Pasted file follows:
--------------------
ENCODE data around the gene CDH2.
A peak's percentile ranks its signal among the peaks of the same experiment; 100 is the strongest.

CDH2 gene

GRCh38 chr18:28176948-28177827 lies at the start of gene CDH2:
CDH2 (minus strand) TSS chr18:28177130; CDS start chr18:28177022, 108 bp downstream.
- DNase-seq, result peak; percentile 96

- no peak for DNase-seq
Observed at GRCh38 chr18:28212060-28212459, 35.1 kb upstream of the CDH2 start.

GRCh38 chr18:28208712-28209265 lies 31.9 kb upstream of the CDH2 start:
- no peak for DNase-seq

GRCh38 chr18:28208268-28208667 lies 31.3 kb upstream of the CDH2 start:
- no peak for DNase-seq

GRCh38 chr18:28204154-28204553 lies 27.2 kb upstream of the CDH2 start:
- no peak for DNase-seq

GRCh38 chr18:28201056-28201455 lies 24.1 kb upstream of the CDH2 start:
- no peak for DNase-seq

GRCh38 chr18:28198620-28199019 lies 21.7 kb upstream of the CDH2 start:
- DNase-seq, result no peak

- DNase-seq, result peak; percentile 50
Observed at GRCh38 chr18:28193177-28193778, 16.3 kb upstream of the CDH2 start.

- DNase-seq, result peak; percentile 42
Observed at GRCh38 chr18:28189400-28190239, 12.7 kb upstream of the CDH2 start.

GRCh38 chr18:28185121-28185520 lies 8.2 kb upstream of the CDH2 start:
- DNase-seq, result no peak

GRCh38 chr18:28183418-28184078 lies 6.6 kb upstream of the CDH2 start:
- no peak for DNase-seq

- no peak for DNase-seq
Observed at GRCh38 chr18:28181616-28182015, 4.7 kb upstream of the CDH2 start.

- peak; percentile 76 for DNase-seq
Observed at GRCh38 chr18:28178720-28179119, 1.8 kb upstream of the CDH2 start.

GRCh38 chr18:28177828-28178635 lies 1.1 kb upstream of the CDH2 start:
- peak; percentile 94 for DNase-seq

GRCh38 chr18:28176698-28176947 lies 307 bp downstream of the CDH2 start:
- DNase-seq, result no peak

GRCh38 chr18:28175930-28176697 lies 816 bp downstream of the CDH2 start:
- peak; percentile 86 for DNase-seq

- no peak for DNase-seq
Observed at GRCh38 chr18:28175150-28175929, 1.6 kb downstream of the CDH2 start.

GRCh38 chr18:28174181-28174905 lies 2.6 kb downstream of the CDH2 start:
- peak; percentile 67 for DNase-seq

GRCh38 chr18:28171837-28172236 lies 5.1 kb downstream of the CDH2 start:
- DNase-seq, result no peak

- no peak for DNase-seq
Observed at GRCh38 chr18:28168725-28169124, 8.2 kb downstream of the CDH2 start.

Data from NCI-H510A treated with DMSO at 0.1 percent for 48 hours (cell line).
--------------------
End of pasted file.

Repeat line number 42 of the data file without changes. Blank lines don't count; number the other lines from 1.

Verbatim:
- DNase-seq, result no peak